Developing reading comprehension is especially important. It helps you to practice the language without having to find a conversational partner. It also allows access to content that will prove invaluable to you as a student of Mandarin. By developing strong reading skills you will have a unique perspective into Chinese society and culture that is often difficult to find as a foreigner due to an undercurrent of xenophobia (possible without, of course, but still inherently difficult).

  1. Work with a Qualified Tutor

There is a certain mythos surrounding those who are able to learn a language purely through self study and immersion. It’s easy for novices to believe themselves “language learning rogues” who will learn the language by “living among the people”. And while participation and interaction with native speakers is certainly important, this belief can be largely damaging to your progress in Mandarin.

Working with a qualified teacher is an effective way to keep your feet on the ground and make steady progress. A good teacher will drill the basics into you early and often. They will motivate you to speak and make mistakes, but will not let you believe that you are invincible.

A personal anecdote:
I was one of those students that didn’t believe I needed a teacher. In the beginning I managed to kind of bulldoze my way through and, as a consequence, I developed a rather gawky, toneless form of Mandarin. At that point in time, many of my Chinese friends told me that I spoke with an incredible amount of slang, which they called 胡同话 hútong huà. (Sidenote: this was/is not a complement).

I eventually hired a teacher and my Mandarin has been all the better for it. There are certainly a lot of positives about self-study, but I have found that a teacher helps me to correct errors that I didn’t know I had. Looking back, I can now also see how they helped me to make consistent progress.

  1. Speak slowly and deliberately

A lot of times when we start learning a new language we get very excited and tend to speak very fast. We think that this makes us sound more authentic and like we actually “know” the language. However the reality of speaking quickly in Chinese before you are ready is that you will hear “tīng bu dǒng” much more than if you were to speak slowly and deliberately.

Slowing down when you speak, and putting emphasis on the right tones, helps others to understand you.

A side-note on speaking:
Think about speaking to another person who is learning your mother tongue. Is it easier when they speak fast and try to add their own “flair” to the language, or when they speak to you at an even pace and try to keep things as simple as possible? If you want to have conversations with native speakers, and so make progress, then you need to do the same.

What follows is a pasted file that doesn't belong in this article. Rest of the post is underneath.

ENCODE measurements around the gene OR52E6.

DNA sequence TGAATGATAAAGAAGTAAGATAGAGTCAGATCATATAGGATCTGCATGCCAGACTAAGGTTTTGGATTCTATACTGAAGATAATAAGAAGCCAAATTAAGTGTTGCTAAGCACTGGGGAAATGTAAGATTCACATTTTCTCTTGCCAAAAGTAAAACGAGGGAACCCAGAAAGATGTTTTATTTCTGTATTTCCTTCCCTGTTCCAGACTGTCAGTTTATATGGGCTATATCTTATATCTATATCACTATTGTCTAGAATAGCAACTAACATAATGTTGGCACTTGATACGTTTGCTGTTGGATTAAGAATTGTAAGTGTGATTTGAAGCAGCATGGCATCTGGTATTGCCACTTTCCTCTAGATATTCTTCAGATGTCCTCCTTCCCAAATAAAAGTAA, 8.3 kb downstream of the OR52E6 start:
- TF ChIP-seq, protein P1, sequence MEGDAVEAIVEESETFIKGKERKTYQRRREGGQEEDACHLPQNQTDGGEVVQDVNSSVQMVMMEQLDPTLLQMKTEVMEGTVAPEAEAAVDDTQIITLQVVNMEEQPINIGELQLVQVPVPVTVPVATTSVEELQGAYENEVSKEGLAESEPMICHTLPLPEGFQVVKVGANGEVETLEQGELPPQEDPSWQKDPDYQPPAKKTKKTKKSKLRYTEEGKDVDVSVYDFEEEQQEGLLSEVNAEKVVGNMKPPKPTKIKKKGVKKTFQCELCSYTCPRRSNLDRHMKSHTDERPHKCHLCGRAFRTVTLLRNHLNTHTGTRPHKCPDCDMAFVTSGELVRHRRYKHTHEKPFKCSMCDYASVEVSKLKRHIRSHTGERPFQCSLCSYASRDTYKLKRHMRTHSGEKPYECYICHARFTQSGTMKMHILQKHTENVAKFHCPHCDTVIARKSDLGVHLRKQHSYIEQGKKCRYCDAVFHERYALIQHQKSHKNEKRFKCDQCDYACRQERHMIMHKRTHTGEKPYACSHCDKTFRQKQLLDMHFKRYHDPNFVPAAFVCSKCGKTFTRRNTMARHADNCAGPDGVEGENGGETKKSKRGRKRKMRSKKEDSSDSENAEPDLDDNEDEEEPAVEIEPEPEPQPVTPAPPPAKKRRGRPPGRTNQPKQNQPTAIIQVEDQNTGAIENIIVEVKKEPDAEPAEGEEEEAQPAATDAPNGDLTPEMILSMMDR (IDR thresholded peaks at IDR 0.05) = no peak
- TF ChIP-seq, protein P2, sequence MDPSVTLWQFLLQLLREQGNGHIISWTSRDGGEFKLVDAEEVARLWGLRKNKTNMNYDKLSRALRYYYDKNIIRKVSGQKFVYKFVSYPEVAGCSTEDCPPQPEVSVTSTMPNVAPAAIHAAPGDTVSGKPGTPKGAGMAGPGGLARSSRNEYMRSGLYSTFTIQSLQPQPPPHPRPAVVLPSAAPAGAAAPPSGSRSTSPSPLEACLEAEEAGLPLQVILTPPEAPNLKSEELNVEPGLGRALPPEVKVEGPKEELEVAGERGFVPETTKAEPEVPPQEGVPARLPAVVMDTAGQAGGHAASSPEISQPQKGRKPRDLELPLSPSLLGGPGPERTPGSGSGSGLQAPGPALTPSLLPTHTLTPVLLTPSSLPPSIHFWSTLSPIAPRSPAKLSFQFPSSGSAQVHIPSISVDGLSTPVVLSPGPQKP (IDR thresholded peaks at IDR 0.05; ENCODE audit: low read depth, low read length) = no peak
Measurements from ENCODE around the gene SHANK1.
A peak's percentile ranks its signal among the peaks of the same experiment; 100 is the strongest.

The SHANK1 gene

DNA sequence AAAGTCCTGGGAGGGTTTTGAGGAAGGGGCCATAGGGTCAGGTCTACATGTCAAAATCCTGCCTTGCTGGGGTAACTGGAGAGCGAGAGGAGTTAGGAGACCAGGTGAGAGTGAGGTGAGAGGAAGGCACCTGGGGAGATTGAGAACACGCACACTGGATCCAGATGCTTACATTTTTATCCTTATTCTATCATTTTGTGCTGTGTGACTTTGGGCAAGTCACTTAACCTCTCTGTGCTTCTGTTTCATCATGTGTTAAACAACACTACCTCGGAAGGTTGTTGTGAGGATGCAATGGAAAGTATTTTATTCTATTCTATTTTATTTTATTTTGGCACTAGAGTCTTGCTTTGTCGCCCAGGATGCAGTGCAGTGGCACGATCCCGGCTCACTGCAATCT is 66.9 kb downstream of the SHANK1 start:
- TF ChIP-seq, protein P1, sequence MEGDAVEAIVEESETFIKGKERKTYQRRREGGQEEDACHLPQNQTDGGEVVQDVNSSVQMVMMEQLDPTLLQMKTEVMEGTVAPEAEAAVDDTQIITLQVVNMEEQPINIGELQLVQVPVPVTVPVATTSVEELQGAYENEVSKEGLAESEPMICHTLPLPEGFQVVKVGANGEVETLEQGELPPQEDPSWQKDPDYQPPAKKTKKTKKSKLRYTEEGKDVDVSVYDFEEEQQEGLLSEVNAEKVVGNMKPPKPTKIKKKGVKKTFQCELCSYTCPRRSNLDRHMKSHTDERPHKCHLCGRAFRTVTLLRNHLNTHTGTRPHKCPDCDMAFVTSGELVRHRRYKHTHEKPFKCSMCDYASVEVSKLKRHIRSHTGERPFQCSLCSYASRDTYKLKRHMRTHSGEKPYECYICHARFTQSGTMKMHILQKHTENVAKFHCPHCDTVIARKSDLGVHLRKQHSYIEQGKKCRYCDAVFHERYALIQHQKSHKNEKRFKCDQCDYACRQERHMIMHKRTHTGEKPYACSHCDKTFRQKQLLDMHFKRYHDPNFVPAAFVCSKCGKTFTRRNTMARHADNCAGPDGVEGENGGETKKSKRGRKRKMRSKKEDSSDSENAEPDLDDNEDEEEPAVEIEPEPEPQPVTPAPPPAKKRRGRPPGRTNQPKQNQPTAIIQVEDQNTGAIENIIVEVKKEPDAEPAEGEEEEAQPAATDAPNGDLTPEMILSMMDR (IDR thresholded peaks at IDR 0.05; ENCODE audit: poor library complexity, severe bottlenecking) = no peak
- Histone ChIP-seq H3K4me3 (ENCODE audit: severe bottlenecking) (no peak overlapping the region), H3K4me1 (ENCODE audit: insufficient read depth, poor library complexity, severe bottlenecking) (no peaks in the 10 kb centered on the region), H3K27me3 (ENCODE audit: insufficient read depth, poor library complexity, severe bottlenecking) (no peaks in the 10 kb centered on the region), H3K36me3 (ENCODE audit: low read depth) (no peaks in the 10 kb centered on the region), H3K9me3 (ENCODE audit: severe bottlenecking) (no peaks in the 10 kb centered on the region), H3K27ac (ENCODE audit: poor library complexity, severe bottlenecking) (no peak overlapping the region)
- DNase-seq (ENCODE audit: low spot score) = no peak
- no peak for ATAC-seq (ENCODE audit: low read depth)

1. Do Not Refuse to Speak English

Another tendency of the fledgling Mandarin student, especially while living in a Chinese speaking country, is to refuse to speak English with Chinese friends. This can lead to some awkward situations that you want to avoid.  

The fact of the matter is that many native Chinese speakers have been learning English their entire life and feel very proud of their ability. They don’t necessarily want to make you feel bad about your language level, but it’s slightly awkward and embarrassing when you are trying to have a conversation with someone, and that person insists on using a language they don’t know.

Be tactful with whom and where you practice in the beginning. Don’t, for example, try to respond to your boss in Chinese when she tells you something in English. Have faith that as you continue to study and immerse yourself that your Chinese will blossom like the Beijing botantical gardens, Summer Palace, or… well you get the point.

A side-note on no refusing to speak English:
If you work hard enough, then eventually you will find yourself in many situations where the tables have been turned, that is, your Chinese is better than the other’s English. If you don’t understand what I am talking about now, perhaps you will have more appreciation for this point then.   

Wrap Up

The adoption and commitment to these attitudes and habits will help you improve your Mandarin level and get rid of some of those nasty habits that are holding you back from developing a more thorough understanding of the language.

Until next time, Cheers and 加油!

What’s Up With This Sharing Economy Thing?

“What’s up with this sharing economy thing?” I say to my friend Mike as I stare at the line of beat-up yellow bicycles parked at the foot of my apartment building.

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“It’s kind of like an agreement. We all put in some money and then share something.” Mike gestures to the line of yellow bicycles. “It’s kind of like everyone in the city buys a bicycle, but doesn’t lock them.”

“I see. Still, it seems a little odd to me. There are so many of them now.”

“Yeah, I know. Seems like people really like to share when everyone benefits.”

I nod my head to Mike. I guess I can’t argue with that. It’s nice to be able to ride a bicycle in any part of the city and not worry if someone is going to steal it or not. When you have a good subway system and access to bicycles at every stop it makes you wonder why someone would want to buy a car in the first place.

Then you get on the subway in the heat of summer. Everyone is sweaty and you can’t find a seat. Your clothes stick to your skin like peanut butter on the roof of your mouth and you suddenly don’t wonder so much why people still drive cars.

Mike and I ride our yellow bicycles out of the compound and down a dusty street in search of some stir-fried vegetables over rice. Still, I think to myself, there have been much worse ideas.

小黄车 xiǎo huángchē- a new word with Min老师